We spent last night in a hurricane hole called Puerto Escondido, they charged us an outrageous amount to ANCHOR is that location, but we were sure safe from any big winds. The anchorage is backed by the Sierra La Giganta (3,674 feet). We didn't get a chance to try and clamour up any of those slopes. We spent the night before in Honeymoon Cove where Barry and I climbed up to the top of the hill and took some great shots. Barry climbed up in his Crocs and afterwards said it was not a good Croc climbing spot!!! We had brunch today at the Hidden Port Yacht Club in Puerto Escondido and it was great to meet some folks that call this area home and share good food with them. There was some fresh fruit on the table and Steve, Sandi, Barry and I gravitated to that dish fairly quickly. It is overcast and there is no wind so we are happily making water as the miles pass under the keel.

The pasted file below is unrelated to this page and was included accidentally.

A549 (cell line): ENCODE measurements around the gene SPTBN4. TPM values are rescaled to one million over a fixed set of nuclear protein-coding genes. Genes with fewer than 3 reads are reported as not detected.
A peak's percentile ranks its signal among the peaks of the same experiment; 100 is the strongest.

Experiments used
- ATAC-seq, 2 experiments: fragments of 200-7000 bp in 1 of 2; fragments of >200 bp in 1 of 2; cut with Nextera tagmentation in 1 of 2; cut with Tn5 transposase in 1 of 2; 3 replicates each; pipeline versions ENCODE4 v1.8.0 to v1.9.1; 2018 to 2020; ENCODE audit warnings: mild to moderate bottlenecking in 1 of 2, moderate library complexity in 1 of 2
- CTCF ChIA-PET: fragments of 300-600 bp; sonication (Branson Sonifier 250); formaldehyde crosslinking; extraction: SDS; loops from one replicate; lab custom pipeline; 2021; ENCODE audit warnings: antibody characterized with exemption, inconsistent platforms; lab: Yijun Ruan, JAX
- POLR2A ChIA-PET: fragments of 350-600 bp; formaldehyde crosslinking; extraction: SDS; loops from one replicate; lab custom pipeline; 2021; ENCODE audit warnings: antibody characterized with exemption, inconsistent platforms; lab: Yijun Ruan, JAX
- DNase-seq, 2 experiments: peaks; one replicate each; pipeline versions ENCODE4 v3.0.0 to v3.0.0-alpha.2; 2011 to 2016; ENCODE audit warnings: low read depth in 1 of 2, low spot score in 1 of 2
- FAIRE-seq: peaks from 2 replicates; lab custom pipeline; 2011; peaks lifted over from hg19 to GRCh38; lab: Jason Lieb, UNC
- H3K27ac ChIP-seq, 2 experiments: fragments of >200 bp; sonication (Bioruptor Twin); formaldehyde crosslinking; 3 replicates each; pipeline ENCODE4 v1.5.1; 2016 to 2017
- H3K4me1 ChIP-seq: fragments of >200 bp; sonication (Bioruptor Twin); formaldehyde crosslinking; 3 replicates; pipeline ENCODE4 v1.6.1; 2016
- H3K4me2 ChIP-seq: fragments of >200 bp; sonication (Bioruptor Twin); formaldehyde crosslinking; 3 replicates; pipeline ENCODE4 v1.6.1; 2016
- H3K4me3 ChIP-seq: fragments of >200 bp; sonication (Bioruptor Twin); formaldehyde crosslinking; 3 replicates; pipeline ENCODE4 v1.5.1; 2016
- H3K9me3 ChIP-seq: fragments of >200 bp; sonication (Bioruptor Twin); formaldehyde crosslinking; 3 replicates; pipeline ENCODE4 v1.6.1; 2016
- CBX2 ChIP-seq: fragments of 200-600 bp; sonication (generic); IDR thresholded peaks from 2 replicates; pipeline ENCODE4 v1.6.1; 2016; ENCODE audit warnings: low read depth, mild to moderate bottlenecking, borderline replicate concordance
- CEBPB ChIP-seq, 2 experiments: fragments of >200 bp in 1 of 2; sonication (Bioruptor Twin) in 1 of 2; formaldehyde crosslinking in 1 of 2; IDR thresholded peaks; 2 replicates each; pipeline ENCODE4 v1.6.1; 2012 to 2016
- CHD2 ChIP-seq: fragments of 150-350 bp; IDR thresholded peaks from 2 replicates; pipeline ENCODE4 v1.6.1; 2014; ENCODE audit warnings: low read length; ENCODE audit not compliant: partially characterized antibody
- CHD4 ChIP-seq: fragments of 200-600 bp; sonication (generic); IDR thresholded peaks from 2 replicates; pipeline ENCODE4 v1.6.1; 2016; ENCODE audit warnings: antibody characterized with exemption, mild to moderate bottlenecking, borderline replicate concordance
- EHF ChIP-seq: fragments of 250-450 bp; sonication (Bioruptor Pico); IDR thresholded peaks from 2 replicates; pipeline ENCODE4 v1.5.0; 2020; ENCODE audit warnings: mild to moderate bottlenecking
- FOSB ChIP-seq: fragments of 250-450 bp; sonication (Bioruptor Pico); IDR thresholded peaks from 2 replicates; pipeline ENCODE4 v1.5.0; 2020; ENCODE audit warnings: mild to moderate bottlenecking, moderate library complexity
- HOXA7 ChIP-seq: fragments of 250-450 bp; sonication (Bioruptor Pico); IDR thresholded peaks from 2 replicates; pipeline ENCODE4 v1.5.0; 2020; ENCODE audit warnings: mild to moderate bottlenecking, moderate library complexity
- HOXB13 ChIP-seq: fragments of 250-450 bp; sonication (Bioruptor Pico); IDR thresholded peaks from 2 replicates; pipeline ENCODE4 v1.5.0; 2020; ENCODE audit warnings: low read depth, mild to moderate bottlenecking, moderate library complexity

Wednesday, April 18, 2007

We are making our way slowly northward, enjoying all the Sea of Cortez has to offer. We had a lovely spinnaker sail the day before yesterday. It was only 10 miles, but all we put up was the big blue and white sail and just floated down the channel. At one point we had to beam reach and then things got a bit exciting and the boat perked up and went for about 15 minutes, that was great. There were several boat we knew in the anchorage so the night we arrived we ended up having a 5 boat pot luck aboard this 40 foot cat. It was great of them to offer their boat, there was so much room, we all took our plates, cups and utensils as well as our food so when we all left so did the mess. It was great.